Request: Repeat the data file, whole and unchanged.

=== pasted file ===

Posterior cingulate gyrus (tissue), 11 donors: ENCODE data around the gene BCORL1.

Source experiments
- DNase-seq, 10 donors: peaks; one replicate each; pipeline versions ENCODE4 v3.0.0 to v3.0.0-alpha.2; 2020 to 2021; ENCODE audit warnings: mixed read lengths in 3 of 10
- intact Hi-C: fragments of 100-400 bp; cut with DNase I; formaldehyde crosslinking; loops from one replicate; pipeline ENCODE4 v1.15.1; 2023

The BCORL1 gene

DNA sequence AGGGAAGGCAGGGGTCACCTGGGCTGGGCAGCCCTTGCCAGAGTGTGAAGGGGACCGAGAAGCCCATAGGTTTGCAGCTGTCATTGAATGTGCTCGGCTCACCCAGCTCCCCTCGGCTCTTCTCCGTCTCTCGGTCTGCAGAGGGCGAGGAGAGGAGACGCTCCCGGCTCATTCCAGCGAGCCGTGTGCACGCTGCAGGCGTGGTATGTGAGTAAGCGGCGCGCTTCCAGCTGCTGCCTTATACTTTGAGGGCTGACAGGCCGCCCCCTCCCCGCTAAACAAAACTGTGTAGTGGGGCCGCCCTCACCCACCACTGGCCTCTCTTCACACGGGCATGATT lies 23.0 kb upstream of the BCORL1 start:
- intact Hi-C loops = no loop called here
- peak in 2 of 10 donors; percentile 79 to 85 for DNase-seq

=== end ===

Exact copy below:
Posterior cingulate gyrus (tissue), 11 donors: ENCODE data around the gene BCORL1.

Source experiments
- DNase-seq, 10 donors: peaks; one replicate each; pipeline versions ENCODE4 v3.0.0 to v3.0.0-alpha.2; 2020 to 2021; ENCODE audit warnings: mixed read lengths in 3 of 10
- intact Hi-C: fragments of 100-400 bp; cut with DNase I; formaldehyde crosslinking; loops from one replicate; pipeline ENCODE4 v1.15.1; 2023

The BCORL1 gene

DNA sequence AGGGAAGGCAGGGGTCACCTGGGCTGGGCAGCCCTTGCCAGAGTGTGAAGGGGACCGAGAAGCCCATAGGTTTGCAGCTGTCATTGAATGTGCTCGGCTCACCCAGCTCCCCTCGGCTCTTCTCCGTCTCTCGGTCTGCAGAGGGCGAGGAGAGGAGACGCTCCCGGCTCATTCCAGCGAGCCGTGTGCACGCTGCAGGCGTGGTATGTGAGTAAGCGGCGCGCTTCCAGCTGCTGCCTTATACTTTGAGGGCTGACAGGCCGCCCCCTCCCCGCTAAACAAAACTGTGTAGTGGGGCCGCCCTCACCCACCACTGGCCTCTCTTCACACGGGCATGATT lies 23.0 kb upstream of the BCORL1 start:
- intact Hi-C loops = no loop called here
- peak in 2 of 10 donors; percentile 79 to 85 for DNase-seq